Author Corner–Max Booth III

E: Hey, Max!  Welcome back to the blog.  Of course, you had to bring me guacamole.  Why can’t you bring me pie like normal people?

M: It is pie. It just happens to be filled with guacamole. I don’t understand why you won’t just eat the damn thing. It’s delicious. This is what killed Hitler. It’s good for us. Trust me. One bite.

E:  You have a new book out, Toxicity.  When did it release and what can you tell us about it?

M: Toxicity was published by Post Mortem Press back in April. Post Mortem Press is probably best known for publishing the short fiction of Joe Hill and Clive Barker through various anthologies, along with the ongoing columns by Harlan Ellison in their quarterly dark fiction journal, Jamais Vu.

Toxicity is a dark comedy about drug addiction and dysfunctional families. It features three main characters and their individual stories, who all eventually clash together toward the end of the book. So, it’s kind of similar to certain Quentin Tarantino narrative techniques in that aspect. Many reviews actually have compared the book to Tarantino, as well as the Coen Brothers, Elmore Leonard, and Carl Hiaasen.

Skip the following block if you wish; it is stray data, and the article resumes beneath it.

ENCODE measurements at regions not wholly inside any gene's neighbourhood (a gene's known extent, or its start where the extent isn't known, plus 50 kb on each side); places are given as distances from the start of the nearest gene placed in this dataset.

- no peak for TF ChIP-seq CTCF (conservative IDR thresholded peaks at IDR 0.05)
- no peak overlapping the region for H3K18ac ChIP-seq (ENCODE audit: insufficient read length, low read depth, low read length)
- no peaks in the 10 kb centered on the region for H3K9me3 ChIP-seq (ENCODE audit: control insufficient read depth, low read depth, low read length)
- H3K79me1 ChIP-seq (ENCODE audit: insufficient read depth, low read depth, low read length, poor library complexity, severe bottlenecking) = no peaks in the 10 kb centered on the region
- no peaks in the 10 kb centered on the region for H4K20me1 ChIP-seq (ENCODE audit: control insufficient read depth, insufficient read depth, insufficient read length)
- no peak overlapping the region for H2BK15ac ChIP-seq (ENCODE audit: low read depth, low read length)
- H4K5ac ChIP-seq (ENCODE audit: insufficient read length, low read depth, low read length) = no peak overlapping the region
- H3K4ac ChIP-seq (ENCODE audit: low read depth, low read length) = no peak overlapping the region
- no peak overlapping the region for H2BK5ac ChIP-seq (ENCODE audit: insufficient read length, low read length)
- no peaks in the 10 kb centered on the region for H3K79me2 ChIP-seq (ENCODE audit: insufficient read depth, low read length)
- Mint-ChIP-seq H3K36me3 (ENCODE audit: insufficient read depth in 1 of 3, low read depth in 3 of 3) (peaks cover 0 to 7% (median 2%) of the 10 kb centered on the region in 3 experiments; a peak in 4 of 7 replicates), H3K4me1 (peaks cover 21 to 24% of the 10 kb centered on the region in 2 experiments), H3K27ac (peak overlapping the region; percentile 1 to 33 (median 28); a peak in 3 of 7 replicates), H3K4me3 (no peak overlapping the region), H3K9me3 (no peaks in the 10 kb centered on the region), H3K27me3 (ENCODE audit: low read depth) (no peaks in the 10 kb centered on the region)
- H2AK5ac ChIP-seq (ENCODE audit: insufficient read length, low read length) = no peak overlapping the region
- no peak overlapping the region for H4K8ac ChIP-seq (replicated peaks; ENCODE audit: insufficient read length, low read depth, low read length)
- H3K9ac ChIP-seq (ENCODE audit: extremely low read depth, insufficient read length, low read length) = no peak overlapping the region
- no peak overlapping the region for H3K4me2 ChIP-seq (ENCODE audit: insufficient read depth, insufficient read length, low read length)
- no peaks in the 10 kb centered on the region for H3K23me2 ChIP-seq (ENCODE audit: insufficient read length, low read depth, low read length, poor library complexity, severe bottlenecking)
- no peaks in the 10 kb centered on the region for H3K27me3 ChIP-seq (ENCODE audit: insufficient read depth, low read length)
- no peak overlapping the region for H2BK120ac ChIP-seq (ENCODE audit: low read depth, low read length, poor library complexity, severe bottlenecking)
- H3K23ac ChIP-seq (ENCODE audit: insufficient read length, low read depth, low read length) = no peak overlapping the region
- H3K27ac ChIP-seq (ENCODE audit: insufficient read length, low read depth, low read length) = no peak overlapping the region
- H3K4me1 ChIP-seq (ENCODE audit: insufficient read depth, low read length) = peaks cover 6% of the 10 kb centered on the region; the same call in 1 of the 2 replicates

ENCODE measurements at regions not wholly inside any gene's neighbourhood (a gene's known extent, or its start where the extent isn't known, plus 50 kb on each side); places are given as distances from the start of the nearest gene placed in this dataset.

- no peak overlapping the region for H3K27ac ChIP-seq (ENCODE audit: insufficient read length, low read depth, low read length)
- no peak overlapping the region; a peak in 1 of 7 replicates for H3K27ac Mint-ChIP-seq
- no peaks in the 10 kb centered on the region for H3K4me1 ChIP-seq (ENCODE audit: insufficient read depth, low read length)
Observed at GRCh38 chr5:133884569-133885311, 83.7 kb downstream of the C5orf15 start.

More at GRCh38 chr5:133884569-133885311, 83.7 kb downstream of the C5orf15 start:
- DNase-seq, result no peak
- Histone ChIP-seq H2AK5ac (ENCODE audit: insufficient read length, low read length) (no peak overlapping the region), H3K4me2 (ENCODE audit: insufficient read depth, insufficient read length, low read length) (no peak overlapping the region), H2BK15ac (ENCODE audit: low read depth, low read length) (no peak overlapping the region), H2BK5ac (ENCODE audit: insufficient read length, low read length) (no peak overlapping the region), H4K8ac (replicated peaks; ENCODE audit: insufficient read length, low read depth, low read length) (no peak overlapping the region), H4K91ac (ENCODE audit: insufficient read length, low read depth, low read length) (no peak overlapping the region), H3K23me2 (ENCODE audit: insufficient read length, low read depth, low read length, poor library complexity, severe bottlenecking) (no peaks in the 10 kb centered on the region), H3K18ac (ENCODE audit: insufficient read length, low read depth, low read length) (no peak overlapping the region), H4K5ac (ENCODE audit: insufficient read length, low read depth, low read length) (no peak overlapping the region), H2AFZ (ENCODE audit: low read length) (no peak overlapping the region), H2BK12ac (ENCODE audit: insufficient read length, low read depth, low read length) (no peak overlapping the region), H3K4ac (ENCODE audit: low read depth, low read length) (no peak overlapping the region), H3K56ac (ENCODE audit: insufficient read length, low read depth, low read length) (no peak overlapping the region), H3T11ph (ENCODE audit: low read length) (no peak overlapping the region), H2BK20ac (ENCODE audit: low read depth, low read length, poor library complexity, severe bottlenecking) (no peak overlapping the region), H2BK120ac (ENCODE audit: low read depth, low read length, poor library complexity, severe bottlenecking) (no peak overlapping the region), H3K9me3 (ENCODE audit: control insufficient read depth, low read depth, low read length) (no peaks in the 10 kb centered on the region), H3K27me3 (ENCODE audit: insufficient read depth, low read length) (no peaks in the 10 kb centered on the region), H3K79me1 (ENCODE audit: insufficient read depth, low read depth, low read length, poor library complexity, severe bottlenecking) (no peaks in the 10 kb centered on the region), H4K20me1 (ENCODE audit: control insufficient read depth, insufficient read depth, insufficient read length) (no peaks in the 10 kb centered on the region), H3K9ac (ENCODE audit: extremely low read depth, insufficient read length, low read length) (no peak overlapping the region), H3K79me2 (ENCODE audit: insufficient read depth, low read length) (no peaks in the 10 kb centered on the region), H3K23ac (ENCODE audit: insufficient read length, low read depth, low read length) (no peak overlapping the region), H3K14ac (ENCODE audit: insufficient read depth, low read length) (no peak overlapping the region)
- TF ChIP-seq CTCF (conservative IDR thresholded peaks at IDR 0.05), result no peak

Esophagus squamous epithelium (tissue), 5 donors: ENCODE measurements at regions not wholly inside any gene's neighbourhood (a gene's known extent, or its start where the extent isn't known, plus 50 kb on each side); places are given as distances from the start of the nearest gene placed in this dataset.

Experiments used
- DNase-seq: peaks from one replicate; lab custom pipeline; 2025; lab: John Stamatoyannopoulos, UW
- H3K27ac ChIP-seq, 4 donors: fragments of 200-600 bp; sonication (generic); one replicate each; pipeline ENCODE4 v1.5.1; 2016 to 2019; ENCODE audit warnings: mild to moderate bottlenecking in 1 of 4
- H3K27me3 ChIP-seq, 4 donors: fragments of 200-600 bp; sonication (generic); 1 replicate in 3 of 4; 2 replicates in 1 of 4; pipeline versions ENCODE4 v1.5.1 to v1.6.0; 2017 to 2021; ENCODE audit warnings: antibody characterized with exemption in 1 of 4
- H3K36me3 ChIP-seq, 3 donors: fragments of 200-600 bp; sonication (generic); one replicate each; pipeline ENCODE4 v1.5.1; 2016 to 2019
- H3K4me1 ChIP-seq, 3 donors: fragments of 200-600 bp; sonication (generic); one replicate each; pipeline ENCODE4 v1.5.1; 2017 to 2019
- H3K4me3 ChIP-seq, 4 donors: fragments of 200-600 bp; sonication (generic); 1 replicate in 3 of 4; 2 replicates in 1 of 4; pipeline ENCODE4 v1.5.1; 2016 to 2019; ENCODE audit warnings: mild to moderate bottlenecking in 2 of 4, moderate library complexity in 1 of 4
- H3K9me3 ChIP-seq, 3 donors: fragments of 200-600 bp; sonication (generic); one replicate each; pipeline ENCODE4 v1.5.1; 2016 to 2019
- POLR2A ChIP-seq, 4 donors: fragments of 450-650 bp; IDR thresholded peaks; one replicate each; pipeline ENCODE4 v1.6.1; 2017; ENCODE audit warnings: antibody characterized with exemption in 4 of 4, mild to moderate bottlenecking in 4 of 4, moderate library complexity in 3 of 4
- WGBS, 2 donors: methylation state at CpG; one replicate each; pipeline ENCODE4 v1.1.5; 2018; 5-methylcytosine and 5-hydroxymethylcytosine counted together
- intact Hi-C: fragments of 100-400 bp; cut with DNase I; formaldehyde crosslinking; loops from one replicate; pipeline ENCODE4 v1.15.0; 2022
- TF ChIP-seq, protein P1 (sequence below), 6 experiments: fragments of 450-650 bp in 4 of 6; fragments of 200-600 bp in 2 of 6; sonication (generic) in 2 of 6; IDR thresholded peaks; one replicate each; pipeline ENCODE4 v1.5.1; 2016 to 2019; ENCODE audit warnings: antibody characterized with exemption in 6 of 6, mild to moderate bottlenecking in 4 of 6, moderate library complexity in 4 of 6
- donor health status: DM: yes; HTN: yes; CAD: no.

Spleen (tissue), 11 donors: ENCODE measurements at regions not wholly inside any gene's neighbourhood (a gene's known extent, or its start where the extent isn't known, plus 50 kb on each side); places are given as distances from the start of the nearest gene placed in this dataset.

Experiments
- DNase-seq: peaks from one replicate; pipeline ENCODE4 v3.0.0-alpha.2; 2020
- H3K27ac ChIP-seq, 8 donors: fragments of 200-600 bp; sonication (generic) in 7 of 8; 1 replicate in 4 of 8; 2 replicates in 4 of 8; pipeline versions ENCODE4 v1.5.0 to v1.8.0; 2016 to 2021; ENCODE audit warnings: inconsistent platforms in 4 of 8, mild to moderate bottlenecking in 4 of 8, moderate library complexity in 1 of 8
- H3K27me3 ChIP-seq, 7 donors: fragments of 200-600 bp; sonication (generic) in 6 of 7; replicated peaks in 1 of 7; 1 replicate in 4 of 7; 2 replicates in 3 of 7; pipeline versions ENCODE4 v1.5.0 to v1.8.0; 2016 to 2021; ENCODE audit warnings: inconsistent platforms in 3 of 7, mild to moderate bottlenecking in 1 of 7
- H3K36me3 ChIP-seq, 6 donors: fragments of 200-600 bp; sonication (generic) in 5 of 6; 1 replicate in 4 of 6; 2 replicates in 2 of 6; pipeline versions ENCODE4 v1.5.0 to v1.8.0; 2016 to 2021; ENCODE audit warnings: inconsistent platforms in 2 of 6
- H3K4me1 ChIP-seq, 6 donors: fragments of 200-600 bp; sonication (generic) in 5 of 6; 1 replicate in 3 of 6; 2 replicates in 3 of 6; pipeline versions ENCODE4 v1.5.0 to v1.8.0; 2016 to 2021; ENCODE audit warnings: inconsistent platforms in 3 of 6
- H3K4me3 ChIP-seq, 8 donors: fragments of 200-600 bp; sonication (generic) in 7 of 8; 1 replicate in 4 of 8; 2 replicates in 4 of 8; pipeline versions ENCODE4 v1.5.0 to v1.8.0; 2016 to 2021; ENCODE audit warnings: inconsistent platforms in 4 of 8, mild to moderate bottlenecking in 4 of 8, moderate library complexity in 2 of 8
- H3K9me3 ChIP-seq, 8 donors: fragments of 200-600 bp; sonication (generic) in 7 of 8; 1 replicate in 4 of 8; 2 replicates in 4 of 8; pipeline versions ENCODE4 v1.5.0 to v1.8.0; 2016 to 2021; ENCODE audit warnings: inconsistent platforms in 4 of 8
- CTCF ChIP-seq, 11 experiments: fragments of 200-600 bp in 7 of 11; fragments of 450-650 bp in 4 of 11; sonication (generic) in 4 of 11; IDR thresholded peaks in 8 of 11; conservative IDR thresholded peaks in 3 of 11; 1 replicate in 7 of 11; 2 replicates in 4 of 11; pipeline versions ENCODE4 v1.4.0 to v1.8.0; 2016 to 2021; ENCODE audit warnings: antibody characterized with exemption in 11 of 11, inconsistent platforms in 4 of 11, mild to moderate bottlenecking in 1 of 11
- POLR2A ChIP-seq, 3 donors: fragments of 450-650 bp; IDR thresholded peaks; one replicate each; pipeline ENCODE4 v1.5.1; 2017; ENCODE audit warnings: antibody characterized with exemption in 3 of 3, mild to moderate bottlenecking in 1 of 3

Toxicity Front Cover

E: Where did you get the idea for the book?  What’s the weirdest, or most unusual, thing that has inspired a story?

M: I grew up loving the hell out of films like Snatch and Lock, Stock & Two Smoking Barrels. I wanted to write a humorous crime novel in the same sort of style. The actual idea? Man, I don’t know. I started off by writing about a dysfunctional family very similar to my own family, and allowed the craziest shit I could imagine to continue from there. After many rewrites, an actual novel had formed.

E: You’ve got some short story news recently.  What got accepted and where can we find it?